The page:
FEW COMMODITIES in the world today reveal as much about the spread of global capitalism as cotton. It connects growers, workers, traders, factory owners, and consumers in a supply-and-distribution network that stretches across the world.
A few centuries ago, cotton was barely known in Europe. When cloth from the East reached the continent in the seventeenth century, it began to gain popularity even as threatened European textile producers sought to resist the competition with the help of politicians and the church. In a Cambridge University Press blog post, Giorgio Riello, an academic and the author of Cotton: The Fabric That Made the Modern World, wrote, “in the late seventeenth century a series of legal acts came first to limit and then to ban the trade and consumption of Indian cotton cloth in an attempt to protect the interest of European woollen, linen and silk manufacturers. Cottons were prohibited first in France (1686), in England (part prohibited in 1702 and totally in 1721), and later elsewhere in the Continent.”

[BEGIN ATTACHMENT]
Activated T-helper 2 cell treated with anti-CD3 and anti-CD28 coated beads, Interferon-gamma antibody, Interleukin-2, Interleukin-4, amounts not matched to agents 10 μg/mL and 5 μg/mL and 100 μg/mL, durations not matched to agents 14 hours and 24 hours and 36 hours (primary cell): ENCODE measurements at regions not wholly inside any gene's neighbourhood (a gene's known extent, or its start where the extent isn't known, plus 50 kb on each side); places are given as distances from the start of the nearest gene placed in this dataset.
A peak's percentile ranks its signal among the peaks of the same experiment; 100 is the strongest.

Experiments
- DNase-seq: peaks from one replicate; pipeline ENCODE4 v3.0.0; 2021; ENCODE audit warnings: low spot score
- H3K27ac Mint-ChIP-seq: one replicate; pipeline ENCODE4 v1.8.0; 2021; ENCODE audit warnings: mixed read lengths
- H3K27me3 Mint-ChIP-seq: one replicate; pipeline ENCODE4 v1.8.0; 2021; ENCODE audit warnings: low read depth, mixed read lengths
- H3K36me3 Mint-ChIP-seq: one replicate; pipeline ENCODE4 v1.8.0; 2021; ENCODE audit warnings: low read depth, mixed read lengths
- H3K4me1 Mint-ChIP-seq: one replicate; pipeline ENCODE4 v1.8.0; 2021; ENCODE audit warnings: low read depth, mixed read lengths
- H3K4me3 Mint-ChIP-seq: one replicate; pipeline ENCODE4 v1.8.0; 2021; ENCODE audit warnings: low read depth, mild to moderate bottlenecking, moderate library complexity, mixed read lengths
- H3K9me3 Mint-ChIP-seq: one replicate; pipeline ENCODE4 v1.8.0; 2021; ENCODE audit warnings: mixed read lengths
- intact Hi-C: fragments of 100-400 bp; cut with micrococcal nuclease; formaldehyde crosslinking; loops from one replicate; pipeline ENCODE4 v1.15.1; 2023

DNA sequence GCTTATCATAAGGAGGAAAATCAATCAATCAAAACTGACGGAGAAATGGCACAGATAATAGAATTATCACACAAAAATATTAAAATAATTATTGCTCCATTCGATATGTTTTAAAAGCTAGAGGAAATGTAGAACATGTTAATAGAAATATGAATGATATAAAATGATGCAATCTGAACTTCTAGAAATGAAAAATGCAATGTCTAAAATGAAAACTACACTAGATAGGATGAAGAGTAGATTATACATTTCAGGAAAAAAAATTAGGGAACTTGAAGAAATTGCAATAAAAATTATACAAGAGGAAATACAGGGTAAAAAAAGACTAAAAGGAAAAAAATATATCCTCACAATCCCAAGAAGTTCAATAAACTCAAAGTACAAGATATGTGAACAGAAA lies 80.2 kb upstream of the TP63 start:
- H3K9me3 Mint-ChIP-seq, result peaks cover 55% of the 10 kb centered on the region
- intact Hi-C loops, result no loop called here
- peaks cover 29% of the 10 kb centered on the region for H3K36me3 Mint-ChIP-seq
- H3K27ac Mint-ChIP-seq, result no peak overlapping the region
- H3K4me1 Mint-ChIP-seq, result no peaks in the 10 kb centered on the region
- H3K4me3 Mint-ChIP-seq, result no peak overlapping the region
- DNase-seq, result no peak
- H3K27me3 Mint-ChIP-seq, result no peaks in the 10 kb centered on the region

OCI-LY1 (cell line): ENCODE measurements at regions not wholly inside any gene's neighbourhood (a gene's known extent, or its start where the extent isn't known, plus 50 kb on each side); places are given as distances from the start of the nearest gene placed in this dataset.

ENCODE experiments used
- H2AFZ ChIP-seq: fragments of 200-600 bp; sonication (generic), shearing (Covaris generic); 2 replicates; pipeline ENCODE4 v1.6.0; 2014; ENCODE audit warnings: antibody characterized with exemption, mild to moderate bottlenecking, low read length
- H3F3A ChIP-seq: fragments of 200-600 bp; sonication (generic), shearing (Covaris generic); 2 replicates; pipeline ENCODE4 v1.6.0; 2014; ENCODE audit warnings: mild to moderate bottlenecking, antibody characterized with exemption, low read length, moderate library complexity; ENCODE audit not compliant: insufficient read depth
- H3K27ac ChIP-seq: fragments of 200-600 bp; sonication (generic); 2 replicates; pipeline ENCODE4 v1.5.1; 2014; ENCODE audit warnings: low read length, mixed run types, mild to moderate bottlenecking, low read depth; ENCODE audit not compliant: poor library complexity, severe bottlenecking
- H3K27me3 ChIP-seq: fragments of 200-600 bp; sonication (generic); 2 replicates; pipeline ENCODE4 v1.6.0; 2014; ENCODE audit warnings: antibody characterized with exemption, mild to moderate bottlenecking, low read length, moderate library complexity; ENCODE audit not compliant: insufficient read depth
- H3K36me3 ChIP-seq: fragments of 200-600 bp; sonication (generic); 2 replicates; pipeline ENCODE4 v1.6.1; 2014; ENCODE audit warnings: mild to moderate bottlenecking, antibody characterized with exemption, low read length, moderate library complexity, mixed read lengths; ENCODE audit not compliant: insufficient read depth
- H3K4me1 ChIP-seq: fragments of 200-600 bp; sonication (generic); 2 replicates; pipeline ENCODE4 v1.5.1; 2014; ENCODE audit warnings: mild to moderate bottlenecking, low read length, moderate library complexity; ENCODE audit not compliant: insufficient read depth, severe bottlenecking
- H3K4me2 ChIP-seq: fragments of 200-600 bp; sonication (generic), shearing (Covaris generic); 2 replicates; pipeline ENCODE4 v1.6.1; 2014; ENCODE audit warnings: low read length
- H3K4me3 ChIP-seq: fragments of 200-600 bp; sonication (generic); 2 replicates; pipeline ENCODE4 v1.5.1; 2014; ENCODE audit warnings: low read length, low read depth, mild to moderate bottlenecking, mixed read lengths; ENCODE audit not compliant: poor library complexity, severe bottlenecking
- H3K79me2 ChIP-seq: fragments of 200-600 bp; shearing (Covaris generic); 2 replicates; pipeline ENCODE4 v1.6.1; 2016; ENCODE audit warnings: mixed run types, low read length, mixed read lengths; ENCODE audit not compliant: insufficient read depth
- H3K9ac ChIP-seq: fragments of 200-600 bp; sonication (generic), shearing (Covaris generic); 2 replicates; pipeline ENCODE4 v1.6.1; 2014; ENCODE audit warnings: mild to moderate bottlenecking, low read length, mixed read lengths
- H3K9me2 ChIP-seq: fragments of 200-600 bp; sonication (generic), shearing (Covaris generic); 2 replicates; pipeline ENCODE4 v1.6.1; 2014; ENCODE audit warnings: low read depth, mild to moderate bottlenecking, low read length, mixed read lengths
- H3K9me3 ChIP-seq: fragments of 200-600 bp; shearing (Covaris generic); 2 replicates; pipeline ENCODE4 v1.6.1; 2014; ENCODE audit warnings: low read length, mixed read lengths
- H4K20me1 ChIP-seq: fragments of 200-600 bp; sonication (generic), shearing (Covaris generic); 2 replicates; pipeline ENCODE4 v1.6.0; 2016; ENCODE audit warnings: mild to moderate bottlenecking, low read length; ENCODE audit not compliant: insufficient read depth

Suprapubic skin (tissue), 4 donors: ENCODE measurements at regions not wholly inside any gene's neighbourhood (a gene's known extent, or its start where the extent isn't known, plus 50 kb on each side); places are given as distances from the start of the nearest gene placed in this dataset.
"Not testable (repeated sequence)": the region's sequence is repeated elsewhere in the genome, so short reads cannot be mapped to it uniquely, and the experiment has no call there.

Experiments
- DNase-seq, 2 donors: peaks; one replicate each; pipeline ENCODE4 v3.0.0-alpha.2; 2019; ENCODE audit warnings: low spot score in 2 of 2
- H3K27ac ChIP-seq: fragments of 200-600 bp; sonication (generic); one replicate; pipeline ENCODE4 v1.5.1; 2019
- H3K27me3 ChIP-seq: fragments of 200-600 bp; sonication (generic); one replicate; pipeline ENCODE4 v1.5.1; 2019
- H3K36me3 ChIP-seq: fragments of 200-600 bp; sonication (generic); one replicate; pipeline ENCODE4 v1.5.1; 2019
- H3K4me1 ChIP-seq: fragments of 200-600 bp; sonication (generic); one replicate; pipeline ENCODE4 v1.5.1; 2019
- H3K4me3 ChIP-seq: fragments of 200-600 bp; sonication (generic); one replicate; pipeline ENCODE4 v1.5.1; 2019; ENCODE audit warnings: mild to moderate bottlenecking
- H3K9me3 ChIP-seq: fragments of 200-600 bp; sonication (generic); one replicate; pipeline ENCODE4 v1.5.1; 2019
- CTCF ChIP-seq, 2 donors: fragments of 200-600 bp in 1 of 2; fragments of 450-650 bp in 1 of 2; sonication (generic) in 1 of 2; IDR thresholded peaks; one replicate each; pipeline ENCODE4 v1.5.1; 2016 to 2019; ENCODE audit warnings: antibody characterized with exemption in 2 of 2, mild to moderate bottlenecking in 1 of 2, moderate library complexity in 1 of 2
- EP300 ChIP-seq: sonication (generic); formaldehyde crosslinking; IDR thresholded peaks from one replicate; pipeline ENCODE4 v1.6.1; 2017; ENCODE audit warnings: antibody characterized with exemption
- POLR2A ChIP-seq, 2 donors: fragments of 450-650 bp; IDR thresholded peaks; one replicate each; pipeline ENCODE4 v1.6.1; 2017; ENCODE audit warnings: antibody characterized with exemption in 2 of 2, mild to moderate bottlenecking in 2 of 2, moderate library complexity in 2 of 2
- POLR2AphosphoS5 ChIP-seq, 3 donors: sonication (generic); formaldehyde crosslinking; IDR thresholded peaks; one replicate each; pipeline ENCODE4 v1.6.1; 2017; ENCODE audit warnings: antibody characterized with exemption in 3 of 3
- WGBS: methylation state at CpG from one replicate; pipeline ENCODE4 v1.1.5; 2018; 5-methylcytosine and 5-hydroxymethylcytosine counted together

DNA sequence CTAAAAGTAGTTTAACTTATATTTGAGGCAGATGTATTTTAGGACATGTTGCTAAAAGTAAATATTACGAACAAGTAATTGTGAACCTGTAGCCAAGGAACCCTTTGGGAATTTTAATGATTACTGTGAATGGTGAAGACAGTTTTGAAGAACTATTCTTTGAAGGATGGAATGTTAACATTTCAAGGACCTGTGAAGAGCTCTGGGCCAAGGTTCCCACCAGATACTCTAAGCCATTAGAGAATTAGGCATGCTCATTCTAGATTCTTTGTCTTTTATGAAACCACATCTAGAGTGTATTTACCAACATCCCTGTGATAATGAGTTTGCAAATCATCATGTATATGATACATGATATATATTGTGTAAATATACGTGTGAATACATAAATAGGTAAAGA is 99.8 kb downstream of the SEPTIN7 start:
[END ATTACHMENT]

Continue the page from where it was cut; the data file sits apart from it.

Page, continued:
Such restrictions disappeared over the next two centuries as European businessmen took control over the manufacturing of cotton. As the historian Sven Beckert explained in his book Empire of Cotton, during this period, “enterprising entrepreneurs and powerful statesmen in Europe recast the world’s most significant manufacturing industry by combining imperial expansion and slave labor with new machines and wage workers.” Cotton became a springboard for the industrial revolution.
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